Bonds play an important role in a diverse investment portfolio. As fixed-income securities, they can provide a stable return until they mature.
As with any investment, bonds are subject to a certain amount of risk. Interest rate risk, for one, is the possibility that interest rates will rise after an investor buys bonds, causing them to miss out on potentially higher yields. To mitigate this risk, investors may opt to buy bonds with staggered maturity dates using a strategy called “bond laddering.”
A bond is essentially a loan to a corporation or a government agency. Investors can purchase corporate or government debt, which entitles them to interest payments and the return of their initial investment, or principal, at maturity as defined by the bond’s purchase agreement.
A bond’s interest rate is often called its “coupon rate.” The coupon rate of fixed-rate bonds is largely influenced by the interest rates set by the Federal Reserve. But the bond’s length of maturity also makes a difference: In general, bonds that mature over a longer period of time pay a higher coupon rate to compensate investors for the greater level of interest rate risk they’re taking on.
How Do Bond Ladders Work?
A bond ladder strategy can help smooth out the effects of interest rate risk while allowing investors to take advantage of higher coupon rates offered by longer-term bonds.
For example, an investor may set up a bond ladder by investing an equal amount of money into bonds that mature in two, four, six, eight, and 10 years.
The investor holds each set of bonds until maturity. After two years, the first bonds mature and the investor receives their principal back, in addition to the interest they’ve accrued along the way. At this point, they have two choices: They can cash out, or they can continue the bond ladder by reinvesting the principal in new bonds that mature in 10 years—adding a rung to their existing ladder. After two more years, when the next set of bonds matures, the investor adds another 10-year bond to the ladder. Continuing in this way, they’ll eventually have a continuous ladder of five 10-year bonds staggered to mature at two-year intervals.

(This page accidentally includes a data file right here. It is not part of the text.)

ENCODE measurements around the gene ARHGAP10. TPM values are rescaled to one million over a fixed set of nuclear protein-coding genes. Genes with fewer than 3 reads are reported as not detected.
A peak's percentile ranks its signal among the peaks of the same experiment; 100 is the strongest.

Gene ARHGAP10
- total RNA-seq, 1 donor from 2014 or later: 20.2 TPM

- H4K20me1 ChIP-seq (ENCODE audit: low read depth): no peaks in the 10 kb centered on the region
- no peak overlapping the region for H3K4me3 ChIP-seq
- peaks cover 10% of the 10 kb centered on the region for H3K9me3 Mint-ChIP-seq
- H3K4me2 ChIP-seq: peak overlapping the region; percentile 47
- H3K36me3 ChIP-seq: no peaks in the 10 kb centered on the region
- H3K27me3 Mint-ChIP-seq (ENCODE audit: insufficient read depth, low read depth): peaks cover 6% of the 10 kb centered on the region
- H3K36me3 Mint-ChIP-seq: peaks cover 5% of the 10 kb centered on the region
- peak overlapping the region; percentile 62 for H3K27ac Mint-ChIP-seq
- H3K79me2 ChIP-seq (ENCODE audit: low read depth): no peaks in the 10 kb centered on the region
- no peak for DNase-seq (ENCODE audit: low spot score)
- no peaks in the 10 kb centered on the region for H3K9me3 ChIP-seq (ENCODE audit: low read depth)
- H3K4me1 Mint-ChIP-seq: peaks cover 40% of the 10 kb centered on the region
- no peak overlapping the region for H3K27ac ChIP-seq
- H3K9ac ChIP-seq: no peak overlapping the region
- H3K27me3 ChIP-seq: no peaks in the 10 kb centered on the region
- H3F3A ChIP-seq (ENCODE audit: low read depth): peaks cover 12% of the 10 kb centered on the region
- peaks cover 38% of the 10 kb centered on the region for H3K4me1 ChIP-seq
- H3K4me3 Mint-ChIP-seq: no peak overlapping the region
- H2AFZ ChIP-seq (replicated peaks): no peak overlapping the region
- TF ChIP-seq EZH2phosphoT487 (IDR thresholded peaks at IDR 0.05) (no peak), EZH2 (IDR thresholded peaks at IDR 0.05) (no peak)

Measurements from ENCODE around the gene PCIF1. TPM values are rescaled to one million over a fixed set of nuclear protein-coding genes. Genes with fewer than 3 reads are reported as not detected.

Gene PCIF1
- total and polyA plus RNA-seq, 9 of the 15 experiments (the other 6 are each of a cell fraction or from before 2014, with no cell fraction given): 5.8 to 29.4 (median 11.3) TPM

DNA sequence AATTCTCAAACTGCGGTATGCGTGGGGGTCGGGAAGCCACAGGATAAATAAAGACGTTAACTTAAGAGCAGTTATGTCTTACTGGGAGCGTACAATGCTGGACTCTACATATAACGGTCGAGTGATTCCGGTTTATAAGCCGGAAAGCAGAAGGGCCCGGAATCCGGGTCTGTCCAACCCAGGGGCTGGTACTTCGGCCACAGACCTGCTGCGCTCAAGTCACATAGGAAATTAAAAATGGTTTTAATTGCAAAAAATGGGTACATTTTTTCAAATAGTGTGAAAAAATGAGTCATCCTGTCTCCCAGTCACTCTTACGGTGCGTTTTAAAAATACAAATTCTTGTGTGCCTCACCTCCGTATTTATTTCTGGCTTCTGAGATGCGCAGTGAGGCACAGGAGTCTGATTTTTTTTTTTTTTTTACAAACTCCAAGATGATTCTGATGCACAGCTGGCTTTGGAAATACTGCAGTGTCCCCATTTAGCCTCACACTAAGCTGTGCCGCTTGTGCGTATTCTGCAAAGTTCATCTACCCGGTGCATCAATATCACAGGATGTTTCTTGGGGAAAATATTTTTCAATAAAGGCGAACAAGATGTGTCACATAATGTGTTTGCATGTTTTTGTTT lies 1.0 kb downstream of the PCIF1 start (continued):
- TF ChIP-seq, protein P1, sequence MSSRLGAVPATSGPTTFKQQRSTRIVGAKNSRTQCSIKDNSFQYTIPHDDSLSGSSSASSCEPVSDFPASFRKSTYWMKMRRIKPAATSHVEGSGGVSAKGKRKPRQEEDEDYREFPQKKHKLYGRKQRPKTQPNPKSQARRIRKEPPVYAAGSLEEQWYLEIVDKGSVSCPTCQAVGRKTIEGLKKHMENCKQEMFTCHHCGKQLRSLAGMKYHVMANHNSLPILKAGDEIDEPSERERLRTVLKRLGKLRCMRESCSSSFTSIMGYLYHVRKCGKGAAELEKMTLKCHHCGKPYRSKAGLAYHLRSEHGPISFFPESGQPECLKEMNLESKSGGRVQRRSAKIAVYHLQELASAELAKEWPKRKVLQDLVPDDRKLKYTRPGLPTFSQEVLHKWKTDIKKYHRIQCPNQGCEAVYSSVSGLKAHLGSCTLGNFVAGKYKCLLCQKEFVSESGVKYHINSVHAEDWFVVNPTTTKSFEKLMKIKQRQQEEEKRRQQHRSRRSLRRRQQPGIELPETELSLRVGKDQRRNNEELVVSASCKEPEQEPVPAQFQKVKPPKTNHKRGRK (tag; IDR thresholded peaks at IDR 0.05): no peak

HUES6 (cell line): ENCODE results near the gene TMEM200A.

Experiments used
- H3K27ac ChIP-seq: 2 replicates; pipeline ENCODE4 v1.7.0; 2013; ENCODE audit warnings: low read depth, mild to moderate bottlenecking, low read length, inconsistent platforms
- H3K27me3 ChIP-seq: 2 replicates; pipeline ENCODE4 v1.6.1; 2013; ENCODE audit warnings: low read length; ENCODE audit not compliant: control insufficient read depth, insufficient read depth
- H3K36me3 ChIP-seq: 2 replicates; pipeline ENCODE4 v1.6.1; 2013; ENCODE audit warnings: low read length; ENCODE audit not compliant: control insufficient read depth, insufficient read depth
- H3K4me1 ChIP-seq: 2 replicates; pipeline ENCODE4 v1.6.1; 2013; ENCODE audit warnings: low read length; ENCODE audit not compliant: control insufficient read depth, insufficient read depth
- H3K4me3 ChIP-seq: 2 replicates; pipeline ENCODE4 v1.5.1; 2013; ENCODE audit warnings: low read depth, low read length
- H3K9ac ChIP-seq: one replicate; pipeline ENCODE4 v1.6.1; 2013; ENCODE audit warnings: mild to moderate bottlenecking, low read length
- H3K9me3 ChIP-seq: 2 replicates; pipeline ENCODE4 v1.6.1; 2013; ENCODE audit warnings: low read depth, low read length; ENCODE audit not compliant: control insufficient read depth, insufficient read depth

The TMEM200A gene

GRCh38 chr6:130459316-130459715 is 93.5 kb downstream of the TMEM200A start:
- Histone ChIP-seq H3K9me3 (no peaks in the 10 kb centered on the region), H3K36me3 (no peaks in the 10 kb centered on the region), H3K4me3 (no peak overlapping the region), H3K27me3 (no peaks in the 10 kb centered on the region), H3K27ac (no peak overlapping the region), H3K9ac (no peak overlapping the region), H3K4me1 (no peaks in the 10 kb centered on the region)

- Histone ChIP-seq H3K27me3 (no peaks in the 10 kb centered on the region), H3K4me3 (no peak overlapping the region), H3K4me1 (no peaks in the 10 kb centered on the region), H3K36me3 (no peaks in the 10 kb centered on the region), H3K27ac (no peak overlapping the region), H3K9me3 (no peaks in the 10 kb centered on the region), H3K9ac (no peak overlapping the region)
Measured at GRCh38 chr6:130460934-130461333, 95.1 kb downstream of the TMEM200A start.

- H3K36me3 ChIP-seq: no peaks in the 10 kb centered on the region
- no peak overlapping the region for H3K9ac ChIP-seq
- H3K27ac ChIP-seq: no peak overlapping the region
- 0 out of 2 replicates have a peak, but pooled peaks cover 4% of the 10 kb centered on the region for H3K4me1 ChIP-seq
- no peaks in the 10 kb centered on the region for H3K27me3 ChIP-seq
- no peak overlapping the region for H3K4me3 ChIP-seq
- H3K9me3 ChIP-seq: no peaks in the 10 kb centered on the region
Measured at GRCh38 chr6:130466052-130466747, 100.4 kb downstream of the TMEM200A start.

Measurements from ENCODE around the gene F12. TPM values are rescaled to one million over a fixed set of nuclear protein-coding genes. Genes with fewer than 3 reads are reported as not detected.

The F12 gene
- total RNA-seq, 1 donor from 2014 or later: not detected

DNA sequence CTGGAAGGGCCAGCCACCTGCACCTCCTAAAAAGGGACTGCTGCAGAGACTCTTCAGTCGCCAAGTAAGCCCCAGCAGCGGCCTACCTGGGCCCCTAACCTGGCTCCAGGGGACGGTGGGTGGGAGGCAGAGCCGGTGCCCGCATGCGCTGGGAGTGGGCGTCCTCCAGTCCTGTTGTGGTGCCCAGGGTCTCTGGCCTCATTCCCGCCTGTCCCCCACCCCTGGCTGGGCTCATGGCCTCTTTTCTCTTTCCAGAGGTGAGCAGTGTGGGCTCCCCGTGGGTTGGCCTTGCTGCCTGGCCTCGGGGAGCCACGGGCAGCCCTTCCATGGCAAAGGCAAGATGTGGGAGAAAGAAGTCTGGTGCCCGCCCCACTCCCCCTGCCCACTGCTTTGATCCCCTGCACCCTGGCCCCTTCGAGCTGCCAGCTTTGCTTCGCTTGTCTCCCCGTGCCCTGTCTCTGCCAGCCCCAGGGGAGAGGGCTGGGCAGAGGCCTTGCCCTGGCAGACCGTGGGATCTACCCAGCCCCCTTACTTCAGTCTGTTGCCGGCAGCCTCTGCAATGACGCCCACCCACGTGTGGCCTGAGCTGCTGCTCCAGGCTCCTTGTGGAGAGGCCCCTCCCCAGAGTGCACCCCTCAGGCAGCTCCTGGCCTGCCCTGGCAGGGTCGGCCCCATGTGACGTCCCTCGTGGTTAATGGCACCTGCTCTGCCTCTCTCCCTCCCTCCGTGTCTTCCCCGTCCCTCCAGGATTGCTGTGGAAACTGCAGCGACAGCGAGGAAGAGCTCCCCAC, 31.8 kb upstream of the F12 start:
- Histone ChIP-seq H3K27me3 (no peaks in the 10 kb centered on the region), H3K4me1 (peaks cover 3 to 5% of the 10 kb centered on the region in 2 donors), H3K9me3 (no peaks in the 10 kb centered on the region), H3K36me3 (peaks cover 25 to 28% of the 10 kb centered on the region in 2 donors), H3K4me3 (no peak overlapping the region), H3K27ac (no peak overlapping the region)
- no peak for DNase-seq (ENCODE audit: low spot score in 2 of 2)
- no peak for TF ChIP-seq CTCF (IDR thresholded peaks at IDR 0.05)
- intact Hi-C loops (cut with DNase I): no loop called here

Because the individual bonds in a bond ladder are eventually all 10-year bonds, the investor takes advantage of the higher coupon rates of long-term bonds.
As interest rates change over time, a bond ladder strategy can help protect investors from varying rates over the years. By reinvesting principal as interest rates rise, investors can benefit from those rising rates in the longer term. When interest rates fall, bonds with higher rates already part of the ladder can help offset any interest rate reductions.
What Kind of Bonds are Best in a Bond Ladder?
Bonds are rated by the creditworthiness of the issuer, or a measurement of how likely they are to repay the bond on schedule. The highest-rated bonds, such as those issued by the U.S. Treasury, are rated “AAA.” Generally speaking, it’s best to invest in bonds rated “A” or higher. Study bond ratings carefully before adding the security to your ladder. Be especially wary of high-yield bonds, which typically offer a higher rate of return, but are also at higher risk of default.
Callable bonds are another risky prospect when attempting to create a bond ladder. Callable bonds can be “called” back by the borrower at any time before the maturity date if they find it advantageous to do so. Investors may want to avoid these bonds so rung from their ladder isn’t removed unexpectedly.
By creating a bond ladder and paying attention to the kinds of bonds they include in them, investors may be able to achieve a steadier investment stream over time from their bond ladder.
This piece is not intended to provide specific legal, tax, or other professional advice. For a comprehensive review of your personal situation, always consult with a tax or legal advisor.
The return and principal value of bonds fluctuate with changes in market conditions. If bonds are not held to maturity, they may be worth more or less than their original value.
Information is provided by Theodore Swenson and written by Oechsli, a non-affiliate of Cetera Advisor Networks LLC.